At the start of the week 7 of the City Of Culture 2017 I was thinking of taking it steady – stay at home, make my Slinkachu City Of Culture set [read more about what is Slinkachu here: Slinkachu.com Street Installations and Photography] and watch BBC 2 Welcome to Hull presented by Hull-born comedian Lucy Beaumont.
But things turned out a bit different as the week progressed.
I started the Slinkachu, first testing the tiny people figures near The Blade to see the scale and if I have the right lens to capture the installation.
It was fascinating to admit that I kind of feel like those tiny humans when I am near The Blade.
At home I designed City Of Culture 2017 branded flags, set up a rough idea of how I am going to work this crazy idea.
Work in progress, cos the figures are very tiny and I have to be sure that I know what I am doing before start super-glue them to the base.
On Friday I decided to visit the good old Hull School of Art&Design. It’s not only the place that changed my life, but funny enough – a spot on the City Of Culture 2017 map, hosting an exhibition in the downstairs area, plus an display of abstract architecture prints by imagesaremoments.
Sunday and the weather inspired me to get out and get cultured. I had three people with me, so we headed down Humber Street and Fruit Market.
Last time I had to miss out on Humber Street Gallery, cos the child and the content was not the mixture to go for.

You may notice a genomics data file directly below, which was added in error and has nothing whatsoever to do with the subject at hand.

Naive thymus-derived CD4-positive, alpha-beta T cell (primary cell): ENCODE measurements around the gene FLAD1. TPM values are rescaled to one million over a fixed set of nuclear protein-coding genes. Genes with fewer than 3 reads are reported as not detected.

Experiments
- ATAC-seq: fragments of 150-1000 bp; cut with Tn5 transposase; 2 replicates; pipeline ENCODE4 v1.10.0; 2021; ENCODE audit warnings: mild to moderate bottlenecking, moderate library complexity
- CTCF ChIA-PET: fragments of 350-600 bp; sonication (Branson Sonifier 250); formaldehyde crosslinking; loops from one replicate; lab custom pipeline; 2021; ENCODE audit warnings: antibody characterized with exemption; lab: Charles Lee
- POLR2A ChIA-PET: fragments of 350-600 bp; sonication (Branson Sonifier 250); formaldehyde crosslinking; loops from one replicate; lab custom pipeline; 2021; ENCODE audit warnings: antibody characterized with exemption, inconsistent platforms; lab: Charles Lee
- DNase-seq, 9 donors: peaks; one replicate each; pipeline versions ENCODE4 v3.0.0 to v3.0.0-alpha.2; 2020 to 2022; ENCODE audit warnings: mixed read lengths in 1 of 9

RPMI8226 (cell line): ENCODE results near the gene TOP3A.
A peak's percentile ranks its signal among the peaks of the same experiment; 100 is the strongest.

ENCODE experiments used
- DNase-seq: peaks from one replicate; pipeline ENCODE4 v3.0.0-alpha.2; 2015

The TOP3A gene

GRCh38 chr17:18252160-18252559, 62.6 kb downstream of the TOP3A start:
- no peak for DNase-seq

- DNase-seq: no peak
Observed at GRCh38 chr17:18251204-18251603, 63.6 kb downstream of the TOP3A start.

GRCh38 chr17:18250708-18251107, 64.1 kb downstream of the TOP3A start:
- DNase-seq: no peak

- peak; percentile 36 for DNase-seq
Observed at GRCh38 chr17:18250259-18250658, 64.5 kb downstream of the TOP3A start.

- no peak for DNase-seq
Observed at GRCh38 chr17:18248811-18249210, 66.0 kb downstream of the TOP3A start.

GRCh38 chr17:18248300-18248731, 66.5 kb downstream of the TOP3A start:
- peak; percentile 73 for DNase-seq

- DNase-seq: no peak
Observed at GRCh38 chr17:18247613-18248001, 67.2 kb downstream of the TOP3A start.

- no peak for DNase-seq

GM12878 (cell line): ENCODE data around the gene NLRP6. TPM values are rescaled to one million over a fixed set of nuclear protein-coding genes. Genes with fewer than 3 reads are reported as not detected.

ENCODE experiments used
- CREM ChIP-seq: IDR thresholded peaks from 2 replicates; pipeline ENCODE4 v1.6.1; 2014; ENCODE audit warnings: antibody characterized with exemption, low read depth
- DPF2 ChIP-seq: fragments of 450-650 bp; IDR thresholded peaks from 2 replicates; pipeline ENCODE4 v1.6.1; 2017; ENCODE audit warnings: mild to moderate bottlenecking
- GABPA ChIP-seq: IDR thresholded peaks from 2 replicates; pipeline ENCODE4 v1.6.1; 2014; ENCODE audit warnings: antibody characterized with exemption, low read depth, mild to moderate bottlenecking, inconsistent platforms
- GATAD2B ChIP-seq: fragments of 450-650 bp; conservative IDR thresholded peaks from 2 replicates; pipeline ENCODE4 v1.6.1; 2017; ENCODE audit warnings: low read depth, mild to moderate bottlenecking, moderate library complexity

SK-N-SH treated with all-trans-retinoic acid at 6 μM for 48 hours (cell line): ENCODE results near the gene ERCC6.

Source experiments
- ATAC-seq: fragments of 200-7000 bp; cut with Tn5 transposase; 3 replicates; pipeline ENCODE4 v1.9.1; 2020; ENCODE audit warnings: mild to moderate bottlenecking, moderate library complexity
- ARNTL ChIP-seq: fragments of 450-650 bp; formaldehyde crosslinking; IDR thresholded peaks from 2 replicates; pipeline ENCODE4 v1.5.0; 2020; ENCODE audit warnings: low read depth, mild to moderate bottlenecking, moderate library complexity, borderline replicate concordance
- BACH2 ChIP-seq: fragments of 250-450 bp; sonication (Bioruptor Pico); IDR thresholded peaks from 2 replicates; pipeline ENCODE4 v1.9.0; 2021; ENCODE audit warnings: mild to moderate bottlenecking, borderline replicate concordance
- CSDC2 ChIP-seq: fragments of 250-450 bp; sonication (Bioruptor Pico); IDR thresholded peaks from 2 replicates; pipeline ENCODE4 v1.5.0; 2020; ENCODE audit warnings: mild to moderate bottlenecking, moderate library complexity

First, on the ground floor I rushed to see Sarah Lucas Power in Woman display, mainly because of the combination of colours and capacity of the place/sculptures. And I was stopped by a volunteer, cos no photographs allowed.
Do I understand the cigarettes in the holes, do I understand why one of the sculpture was placed on a massive freezer…NO AND NO. But there was something about the roughness and boldness of these sculptures. It feels like they have been made by a man and is that the whole point?
Upstairs – COUM TRANSMISSIONS. The exhibition of materials drawn from the personal archives of Cosey Fanni Tutti and Genesis P-Orridge.
Founded in Hull during the late 1960s by artists Genesis P-Orridge and Cosey Fanni Tutti, COUM Transmissions was a collective whose work confronted, subverted and challenged societal conventions.
Labelled ‘the wreckers of civilisation’ by a Conservative MP following COUM’s Prostitution show at London’s Institute of Contemporary Arts, the group’s end in 1976 heralded the formation of the musical collective Throbbing Gristle.
For what I gathered – COUM has been quite challenging for the society to understand and accept, but there it is many years later – exhibited for people to apply another value to the work they did. Have we changed since the 1970’s?
I might have to get there another time, because I was unable to soak it in straight away.
People viewing the work certainly had something to discuss throughout and after.
Last but not least – Humber Street Gallery top of the roof deck. AMAZING.
The location and the opportunity to have this view accessible is what Hull needed. And thank you for making my day. It was beautiful.
Overall I have to say that I am so happy to see that Humber Street and the Docks are buzzing, full of life and people are getting some sense of old and new binding together, creating today.
Every single thing has been thought out/about, even to the tiniest detail and are giving people an opportunity/reason to get out, get some fresh air, get to know Hull and most importantly – GET CULTURED, COS CITY OF CULTURE.
SEE YOU NEXT WEEK.
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